I agree, for Best Buy to claim that it’s eradicating showrooming with its customers is a bizarre claim, and bit arrogant. It’s not enough to match the competitors price. They have to beat it and go beyond. Once a comparative analysis is being done by a customer, there’s little left for Best Buy if they don’t differentiate themselves from whatever competitor they’re trying to match. Until retailers remove “friction” from the purchase process, consumers will continue to go to where the “friction” is lowest and the benefit to them is the greatest…

  2. Bill Says:

    Sorry Best Buy but it’s to little and to late. Best Buy can offer customers a Victoria’s Secret Model to escort them while shopping and it won’t bring in the customers or save Best Buy. Consumer’s have a long memory when it comes to bad treatment and BS when returning items. The writing is on the wall and Best Buy should plan for the going out of business sale like Circuit City. You won’t be saved by the consumers! You caused your own demise. You will be missed as much as Circuit City.

Leave a Reply

Readers, specifically those who want to comment on a story:
Our Comment SPAM system is getting very aggressive these days and has been blocking legitimate comments. If you post a comment and don't see it appear within 2 hours or so, can you please send a heads-up to customer-service@storefrontbacktalk.com? Ideally, please include the time you posted the comment. That will allow us to try and hunt for it. Thanks! P.S. We're working on fixing the system, but we don't want to lose any valuable comments in the meantime.

Newsletters

StorefrontBacktalk delivers the latest retail technology news & analysis. Join more than 17,000 retail IT leaders who subscribe to our free weekly email. Sign up today!
advertisement

Most Recent Comments

Why Did Gonzales Hackers Like European Cards So Much Better?

I am still unclear about the core point here-- why higher value of European cards. Supply and demand, yes, makes sense. But the fact that the cards were chip and pin (EMV) should make them less valuable because that demonstrably reduces the ability to use them fraudulently. Did the author mean that the chip and pin cards could be used in a country where EMV is not implemented--the US--and this mis-match make it easier to us them since the issuing banks may not have as robust anti-fraud controls as non-EMV banks because they assumed EMV would do the fraud prevention for them Read more...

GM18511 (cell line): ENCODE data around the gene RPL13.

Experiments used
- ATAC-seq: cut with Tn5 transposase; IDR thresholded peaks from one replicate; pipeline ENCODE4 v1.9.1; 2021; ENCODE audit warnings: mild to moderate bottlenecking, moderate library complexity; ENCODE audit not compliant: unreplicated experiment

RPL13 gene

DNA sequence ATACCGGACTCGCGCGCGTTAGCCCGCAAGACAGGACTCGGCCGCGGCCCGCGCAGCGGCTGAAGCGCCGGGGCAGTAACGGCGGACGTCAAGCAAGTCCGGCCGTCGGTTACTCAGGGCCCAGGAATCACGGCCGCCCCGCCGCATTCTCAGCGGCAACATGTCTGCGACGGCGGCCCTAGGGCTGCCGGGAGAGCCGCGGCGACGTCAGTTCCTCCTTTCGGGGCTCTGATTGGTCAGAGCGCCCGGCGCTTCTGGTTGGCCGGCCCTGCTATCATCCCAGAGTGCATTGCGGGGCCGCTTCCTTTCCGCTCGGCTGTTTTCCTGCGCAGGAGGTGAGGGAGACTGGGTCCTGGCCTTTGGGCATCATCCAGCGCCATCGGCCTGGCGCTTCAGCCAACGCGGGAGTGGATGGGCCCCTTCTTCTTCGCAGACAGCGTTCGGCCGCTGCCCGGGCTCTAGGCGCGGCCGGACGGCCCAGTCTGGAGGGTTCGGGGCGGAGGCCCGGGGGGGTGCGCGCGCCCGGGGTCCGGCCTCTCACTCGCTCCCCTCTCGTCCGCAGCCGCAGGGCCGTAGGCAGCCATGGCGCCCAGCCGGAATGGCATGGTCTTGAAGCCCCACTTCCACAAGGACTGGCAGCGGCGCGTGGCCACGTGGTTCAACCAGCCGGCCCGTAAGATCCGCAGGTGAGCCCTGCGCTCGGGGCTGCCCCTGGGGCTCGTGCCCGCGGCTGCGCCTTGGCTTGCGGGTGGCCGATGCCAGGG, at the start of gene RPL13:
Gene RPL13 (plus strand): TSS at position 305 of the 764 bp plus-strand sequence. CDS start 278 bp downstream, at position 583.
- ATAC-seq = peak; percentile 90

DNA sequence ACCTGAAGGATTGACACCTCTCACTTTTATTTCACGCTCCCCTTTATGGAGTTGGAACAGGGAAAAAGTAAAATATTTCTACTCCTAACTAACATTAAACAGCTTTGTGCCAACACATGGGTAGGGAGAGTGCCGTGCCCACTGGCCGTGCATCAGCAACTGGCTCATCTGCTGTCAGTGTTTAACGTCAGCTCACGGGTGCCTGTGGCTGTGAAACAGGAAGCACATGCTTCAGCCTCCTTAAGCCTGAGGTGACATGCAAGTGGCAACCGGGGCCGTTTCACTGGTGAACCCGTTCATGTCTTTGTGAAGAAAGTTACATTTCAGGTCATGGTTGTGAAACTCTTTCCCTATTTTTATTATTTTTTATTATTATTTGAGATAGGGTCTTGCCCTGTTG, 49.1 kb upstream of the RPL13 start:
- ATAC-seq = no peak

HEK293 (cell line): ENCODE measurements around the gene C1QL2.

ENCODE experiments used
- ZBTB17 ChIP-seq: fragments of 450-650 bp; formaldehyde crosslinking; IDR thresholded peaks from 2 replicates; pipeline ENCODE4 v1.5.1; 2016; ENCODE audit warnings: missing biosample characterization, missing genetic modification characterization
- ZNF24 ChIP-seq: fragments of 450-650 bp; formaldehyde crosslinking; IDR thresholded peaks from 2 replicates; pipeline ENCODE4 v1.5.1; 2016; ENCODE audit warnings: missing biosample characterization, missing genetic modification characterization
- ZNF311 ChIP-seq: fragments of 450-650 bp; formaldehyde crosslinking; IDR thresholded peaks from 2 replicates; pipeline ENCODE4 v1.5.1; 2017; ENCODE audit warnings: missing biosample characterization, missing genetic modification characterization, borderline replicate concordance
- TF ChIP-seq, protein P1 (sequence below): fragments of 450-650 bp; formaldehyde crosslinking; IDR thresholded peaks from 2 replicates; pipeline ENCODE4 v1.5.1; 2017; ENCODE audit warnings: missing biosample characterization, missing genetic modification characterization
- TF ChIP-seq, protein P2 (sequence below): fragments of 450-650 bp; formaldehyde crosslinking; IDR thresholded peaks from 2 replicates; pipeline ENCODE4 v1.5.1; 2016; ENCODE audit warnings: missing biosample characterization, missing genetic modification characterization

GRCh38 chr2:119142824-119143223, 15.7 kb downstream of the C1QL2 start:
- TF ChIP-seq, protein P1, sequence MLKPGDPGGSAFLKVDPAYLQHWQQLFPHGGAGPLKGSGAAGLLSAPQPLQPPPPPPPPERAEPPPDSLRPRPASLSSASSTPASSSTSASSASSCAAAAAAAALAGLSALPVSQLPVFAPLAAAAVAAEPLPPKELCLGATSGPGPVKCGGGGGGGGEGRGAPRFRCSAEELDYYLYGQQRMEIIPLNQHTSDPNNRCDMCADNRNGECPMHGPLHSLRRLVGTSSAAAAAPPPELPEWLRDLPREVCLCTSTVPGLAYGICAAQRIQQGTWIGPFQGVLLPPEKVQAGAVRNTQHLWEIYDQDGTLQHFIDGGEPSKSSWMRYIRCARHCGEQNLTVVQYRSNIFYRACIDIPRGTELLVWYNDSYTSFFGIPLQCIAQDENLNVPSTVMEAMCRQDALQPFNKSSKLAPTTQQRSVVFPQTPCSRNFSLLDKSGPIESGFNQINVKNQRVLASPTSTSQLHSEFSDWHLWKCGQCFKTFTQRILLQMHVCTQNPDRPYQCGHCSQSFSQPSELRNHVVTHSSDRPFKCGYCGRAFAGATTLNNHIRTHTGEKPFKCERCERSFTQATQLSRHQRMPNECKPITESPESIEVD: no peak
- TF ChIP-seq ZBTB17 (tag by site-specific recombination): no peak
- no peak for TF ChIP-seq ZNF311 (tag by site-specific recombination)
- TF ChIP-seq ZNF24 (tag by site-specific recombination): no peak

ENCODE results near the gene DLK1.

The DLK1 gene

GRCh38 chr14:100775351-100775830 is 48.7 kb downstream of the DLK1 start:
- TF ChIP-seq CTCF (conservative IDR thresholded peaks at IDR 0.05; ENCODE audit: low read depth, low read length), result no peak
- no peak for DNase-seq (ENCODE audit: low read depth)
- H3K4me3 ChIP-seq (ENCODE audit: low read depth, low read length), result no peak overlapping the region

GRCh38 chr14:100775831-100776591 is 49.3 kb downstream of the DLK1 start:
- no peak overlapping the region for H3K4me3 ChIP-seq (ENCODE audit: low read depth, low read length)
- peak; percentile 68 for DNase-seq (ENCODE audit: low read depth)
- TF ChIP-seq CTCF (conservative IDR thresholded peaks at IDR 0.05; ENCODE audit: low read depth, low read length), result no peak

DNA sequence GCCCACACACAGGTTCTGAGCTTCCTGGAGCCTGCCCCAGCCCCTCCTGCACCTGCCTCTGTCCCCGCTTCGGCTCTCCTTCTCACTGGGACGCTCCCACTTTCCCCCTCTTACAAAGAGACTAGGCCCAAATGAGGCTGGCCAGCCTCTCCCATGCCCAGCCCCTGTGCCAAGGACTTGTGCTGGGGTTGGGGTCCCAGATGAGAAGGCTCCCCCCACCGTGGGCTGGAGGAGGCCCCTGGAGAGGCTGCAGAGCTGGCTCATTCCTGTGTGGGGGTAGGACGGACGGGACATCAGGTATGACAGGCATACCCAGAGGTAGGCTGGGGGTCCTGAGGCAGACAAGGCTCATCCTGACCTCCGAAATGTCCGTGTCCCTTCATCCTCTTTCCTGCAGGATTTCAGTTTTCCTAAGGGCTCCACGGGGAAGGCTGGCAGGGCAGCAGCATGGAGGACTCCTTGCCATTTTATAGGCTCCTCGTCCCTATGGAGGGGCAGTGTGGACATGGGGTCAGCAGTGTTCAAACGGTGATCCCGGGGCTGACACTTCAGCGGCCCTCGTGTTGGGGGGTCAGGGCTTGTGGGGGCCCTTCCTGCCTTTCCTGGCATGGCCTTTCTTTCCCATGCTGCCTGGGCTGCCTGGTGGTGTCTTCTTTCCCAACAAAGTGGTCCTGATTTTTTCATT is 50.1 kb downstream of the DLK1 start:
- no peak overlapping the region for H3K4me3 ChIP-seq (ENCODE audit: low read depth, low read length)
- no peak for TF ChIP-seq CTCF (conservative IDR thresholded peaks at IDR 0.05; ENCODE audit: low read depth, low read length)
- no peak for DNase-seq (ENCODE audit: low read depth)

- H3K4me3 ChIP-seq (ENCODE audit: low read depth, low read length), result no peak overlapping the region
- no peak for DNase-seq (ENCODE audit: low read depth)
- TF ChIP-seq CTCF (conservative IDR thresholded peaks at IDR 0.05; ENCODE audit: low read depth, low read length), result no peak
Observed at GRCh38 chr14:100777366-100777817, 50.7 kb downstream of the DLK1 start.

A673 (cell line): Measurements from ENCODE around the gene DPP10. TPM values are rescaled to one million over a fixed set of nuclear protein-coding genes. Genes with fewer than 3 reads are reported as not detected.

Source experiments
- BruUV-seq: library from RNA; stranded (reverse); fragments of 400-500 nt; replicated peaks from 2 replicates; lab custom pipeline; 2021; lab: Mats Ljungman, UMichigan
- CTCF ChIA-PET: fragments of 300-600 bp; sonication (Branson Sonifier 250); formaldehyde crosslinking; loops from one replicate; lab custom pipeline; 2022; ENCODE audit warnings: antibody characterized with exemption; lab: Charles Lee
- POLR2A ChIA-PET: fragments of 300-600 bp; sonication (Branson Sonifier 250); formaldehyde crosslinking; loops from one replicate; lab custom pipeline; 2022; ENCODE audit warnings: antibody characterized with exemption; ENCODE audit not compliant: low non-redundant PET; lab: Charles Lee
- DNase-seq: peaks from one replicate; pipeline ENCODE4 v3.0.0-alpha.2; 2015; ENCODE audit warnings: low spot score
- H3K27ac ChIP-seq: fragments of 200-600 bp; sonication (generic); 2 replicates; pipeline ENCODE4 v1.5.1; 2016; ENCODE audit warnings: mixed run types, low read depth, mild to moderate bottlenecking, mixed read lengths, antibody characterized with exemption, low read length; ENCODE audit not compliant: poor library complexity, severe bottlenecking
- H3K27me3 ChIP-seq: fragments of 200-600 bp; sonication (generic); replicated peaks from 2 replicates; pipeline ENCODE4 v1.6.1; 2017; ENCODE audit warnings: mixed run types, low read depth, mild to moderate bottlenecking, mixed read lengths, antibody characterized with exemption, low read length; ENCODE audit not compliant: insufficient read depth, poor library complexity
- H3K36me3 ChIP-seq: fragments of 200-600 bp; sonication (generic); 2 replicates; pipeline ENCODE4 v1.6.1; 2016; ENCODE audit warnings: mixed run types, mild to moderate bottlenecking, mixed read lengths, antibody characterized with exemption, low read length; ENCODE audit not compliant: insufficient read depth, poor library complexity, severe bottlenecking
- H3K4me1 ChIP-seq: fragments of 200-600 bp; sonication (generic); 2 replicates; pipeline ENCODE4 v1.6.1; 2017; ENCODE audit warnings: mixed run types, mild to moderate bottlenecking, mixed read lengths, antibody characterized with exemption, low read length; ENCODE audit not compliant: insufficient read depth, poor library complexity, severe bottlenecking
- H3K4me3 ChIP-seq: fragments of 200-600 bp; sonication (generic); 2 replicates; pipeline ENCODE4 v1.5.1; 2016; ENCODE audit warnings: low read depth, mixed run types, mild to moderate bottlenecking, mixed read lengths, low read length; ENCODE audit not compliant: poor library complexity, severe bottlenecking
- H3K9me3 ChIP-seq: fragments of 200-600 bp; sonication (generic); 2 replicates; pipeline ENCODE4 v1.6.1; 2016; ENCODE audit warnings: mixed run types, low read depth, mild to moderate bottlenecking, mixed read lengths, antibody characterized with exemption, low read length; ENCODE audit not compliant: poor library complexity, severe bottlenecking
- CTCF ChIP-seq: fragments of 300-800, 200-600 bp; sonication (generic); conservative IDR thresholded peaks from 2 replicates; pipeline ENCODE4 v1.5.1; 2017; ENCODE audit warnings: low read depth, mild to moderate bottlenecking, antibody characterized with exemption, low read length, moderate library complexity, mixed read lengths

Two possible reasons that I can think of and have seen in the past - 1) Cards issued by European banks when used online cross border don't usually support AVS checks. So, when a European card is used with a billing address that's in the US, an ecom merchant wouldn't necessarily know that the shipping zip code doesn't match the billing code. 2) Also, in offline chip countries the card determines whether or not a transaction is approved, not the issuer. In my experience, European issuers haven't developed the same checks on authorization requests as US issuers. So, these cards might be more valuable because they are more likely to get approved. Read more...
A smart card slot in terminals doesn't mean there is a reader or that the reader is activated. Then, activated reader or not, the U.S. processors don't have apps certified or ready to load into those terminals to accept and process smart card transactions just yet. Don't get your card(t) before the terminal (horse). Read more...
The marketplace does speak. More fraud capacity translates to higher value for the stolen data. Because nearly 100% of all US transactions are authorized online in real time, we have less fraud regardless of whether the card is Magstripe only or chip and PIn. Hence, $10 prices for US cards vs $25 for the European counterparts. Read more...
@David True. The European cards have both an EMV chip AND a mag stripe. Europeans may generally use the chip for their transactions, but the insecure stripe remains vulnerable to skimming, whether it be from a false front on an ATM or a dishonest waiter with a handheld skimmer. If their stripe is skimmed, the track data can still be cloned and used fraudulently in the United States. If European banks only detect fraud from 9-5 GMT, that might explain why American criminals prefer them over American bank issued cards, who have fraud detection in place 24x7. Read more...

StorefrontBacktalk
Our apologies. Due to legal and security copyright issues, we can't facilitate the printing of Premium Content. If you absolutely need a hard copy, please contact customer service.